You don’t decide to be a shepherd, prophet or teacher, you’re called
WILLIAM RILEY Olive Tree Ministries otwaxahachie.net
Olive Tree Ministries
This week we will conclude what has become a series about women and there leadership roles in the congregations of the L-rd. We left off talking about the functions of leadership mentioned in Ephesians 4.
The first one we will deal with is the role of apostle. An apostle is one who is sent, an emissary on behalf of the one sending them Paul mentions a female apostle in Rom 16.7.
Paul names a woman, Junia, as one of the apostles. Churchmen were so opposed to this that they wrote that this name was really a male and even changed the name to Junias, which is a male form of the name.
I have found out over the years the churchmen will stoop to any level to change the scriptures to fit their man-made doctrines, and this is no exception. A prophet was one who was called, skilled, anointed and empowered to proclaim an inspired message, to tell about something that is hidden, to foretell something for the future.
Both men and women filled this role in the Scriptures. The first reported female prophet in New Testament was Hannah in Luke 2.36-38.
Luke also mentions four female prophets in Acts 21.8-9. In 21.10 it says that Paul stayed with them "many days," so he must have approved of them. Paul also writes about women elders, pastors and teachers. In Titus 1.5 he talks about elders In Titus 1.6-9 he list the qualifications.
Then in Titus 2.2-5 he resumes his qualifications (after a rabbit trail) and says that older women (elders) are "likewise to be," listing some qualifications Interpreters have chosen to use older men/women instead of "elder," but they are clearly talking about males and females in that role, using the Greek female forms of the word when applicable.
Additional duties were given to these female elders in relationship to the women in the congregation because they were better qualified to serve them (2.4-5). He expected these female elders to be teachers and encourager’s. These were leaders and elders, not harmless, sweet old ladies as churchmen would like you to believe.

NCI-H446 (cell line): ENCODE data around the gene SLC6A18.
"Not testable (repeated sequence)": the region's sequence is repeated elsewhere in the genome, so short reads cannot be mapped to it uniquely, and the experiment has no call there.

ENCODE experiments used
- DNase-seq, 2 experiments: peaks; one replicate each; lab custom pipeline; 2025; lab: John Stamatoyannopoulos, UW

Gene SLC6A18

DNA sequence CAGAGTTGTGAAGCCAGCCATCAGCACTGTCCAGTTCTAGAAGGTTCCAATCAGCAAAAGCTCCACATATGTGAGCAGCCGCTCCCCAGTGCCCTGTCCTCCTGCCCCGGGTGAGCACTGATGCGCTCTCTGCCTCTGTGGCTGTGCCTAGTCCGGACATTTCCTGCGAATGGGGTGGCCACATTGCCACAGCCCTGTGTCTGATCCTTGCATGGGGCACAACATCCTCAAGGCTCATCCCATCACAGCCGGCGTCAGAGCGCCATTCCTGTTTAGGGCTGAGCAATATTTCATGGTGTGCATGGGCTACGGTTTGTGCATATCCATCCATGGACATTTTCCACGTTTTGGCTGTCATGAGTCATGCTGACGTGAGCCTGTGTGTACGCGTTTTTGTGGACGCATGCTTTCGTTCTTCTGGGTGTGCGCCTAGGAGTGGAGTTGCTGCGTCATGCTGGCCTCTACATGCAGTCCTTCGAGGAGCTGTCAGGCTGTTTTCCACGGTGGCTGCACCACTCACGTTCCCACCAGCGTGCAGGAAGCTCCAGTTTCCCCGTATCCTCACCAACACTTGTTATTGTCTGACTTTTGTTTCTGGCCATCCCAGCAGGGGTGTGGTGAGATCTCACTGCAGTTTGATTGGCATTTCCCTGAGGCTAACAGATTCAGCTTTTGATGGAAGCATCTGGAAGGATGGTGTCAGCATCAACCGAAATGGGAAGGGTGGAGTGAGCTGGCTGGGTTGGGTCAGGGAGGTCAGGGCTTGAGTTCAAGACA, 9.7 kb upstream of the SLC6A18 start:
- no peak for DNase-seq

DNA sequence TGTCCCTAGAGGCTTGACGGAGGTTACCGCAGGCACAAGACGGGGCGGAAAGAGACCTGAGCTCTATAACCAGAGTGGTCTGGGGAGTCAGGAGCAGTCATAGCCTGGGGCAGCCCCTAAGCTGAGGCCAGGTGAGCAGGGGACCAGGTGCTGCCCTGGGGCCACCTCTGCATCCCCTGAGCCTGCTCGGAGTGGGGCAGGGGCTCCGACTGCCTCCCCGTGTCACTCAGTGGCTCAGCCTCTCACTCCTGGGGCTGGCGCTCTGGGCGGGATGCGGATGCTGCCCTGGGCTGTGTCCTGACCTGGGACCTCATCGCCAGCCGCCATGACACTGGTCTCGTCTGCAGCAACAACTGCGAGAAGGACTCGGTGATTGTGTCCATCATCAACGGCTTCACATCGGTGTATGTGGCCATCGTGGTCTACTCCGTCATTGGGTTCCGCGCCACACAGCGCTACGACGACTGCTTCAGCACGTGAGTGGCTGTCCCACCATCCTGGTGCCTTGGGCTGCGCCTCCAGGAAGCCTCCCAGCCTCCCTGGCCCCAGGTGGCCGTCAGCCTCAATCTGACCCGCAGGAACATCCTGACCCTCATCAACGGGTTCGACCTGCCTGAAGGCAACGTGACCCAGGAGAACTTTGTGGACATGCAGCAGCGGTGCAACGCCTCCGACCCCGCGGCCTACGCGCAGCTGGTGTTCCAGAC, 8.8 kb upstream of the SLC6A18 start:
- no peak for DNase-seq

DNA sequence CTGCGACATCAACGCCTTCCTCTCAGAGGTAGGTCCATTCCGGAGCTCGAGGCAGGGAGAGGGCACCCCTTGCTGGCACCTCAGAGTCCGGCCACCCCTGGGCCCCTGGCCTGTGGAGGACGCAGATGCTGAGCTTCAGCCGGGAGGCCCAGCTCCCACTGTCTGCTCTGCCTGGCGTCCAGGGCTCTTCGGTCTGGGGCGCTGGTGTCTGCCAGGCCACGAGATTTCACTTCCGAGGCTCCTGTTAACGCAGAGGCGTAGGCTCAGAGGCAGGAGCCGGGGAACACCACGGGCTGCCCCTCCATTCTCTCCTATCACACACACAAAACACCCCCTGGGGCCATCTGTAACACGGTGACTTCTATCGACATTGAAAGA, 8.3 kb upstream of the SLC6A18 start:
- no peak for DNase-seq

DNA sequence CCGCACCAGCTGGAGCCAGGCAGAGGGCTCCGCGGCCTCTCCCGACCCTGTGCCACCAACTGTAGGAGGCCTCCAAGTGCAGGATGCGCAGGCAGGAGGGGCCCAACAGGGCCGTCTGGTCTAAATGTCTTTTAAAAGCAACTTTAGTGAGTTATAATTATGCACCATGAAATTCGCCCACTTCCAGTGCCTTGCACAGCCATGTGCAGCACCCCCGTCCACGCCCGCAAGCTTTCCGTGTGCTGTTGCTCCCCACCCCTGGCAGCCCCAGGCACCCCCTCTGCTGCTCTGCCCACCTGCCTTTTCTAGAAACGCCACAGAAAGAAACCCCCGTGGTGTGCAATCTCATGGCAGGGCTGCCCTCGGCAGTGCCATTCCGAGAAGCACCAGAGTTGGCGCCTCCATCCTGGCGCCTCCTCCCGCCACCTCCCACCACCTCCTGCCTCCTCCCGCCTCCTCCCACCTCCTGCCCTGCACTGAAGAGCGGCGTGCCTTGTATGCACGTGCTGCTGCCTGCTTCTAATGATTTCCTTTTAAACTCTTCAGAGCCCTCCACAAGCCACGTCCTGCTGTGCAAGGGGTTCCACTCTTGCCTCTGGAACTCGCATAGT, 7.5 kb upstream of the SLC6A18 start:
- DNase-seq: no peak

Another function filled by women was evangelists. They proclaimed Yeshua as the Messiah, they told others about His resurrection, the woman at the well in John 4 excited a whole city.
Men as well as women were dragged off by Paul because they were "announcing the good news" or preaching the gospel (acts 8.3-4). Women were also used as "deacons" or "sham-mashim" in the Hebrew understanding. These were people who served as an intermediary in a transaction, an agent or courier.
They carried out tasks for the congregation. Rom 16.1-2 names a shammash, or deacon, called Phoebe, who was very important to Paul and he wanted her treated as such. Most scholars she was the one who actually carried the letter to the Romans to them.
1Tim 3.8-10 makes no reference to gender when talking about these servants. Well, to say the least, the scriptures are clear about the roles of women in the body of Messiah and that they filled important roles in the Messianic community.
Many of the current attitudes about women in the ministry comes from a male-dominated religious hierarchy that has imposed their own bias into the word of G-d, thus robbing women of the full identity and purpose in the will of G-d.
This by no means scratches the surface or presents all the information in the scriptures on this subject, but I hope this makes you aware of the fact that women have a vital role and function in the body of Messiah today. Much of the information used in these articles was found in an article called "The status and role of women in the first century Messianic community" by Mark R. Ensign.
There are many books on the subject, and "Sketches of Jewish social life" by Alfred Eder-sheim is a good book and I recommend it to everyone interested in this subject.